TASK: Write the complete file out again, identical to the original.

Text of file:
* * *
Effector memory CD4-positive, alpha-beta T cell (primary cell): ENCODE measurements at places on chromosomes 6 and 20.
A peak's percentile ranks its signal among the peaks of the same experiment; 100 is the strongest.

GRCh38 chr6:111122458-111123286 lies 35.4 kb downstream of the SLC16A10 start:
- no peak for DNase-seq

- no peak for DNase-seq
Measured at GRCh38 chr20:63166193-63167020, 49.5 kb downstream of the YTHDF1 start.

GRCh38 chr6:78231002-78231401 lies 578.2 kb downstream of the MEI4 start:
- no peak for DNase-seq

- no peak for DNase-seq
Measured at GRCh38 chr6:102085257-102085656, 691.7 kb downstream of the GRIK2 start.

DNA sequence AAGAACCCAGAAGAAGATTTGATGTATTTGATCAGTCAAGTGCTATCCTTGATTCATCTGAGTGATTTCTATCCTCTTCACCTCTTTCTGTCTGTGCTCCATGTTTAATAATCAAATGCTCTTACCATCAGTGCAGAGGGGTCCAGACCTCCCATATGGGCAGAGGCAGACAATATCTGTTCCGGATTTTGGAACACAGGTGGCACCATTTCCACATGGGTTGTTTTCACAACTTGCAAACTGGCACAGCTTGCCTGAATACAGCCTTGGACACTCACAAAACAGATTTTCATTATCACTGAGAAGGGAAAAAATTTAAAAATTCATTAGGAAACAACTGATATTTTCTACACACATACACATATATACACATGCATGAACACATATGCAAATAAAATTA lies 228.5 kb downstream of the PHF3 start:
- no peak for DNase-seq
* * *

Effector memory CD4-positive, alpha-beta T cell (primary cell): ENCODE measurements at places on chromosomes 6 and 20.
A peak's percentile ranks its signal among the peaks of the same experiment; 100 is the strongest.

GRCh38 chr6:111122458-111123286 lies 35.4 kb downstream of the SLC16A10 start:
- no peak for DNase-seq

- no peak for DNase-seq
Measured at GRCh38 chr20:63166193-63167020, 49.5 kb downstream of the YTHDF1 start.

GRCh38 chr6:78231002-78231401 lies 578.2 kb downstream of the MEI4 start:
- no peak for DNase-seq

- no peak for DNase-seq
Measured at GRCh38 chr6:102085257-102085656, 691.7 kb downstream of the GRIK2 start.

DNA sequence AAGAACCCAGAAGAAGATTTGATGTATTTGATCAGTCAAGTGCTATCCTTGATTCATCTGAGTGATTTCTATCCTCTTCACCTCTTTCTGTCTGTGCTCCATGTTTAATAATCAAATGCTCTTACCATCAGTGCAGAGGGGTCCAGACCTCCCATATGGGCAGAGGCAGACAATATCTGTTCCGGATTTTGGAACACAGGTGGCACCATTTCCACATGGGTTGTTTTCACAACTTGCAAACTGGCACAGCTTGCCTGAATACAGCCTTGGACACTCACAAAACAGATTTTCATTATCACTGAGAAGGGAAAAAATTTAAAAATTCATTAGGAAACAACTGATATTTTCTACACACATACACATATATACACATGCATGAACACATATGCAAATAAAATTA lies 228.5 kb downstream of the PHF3 start:
- no peak for DNase-seq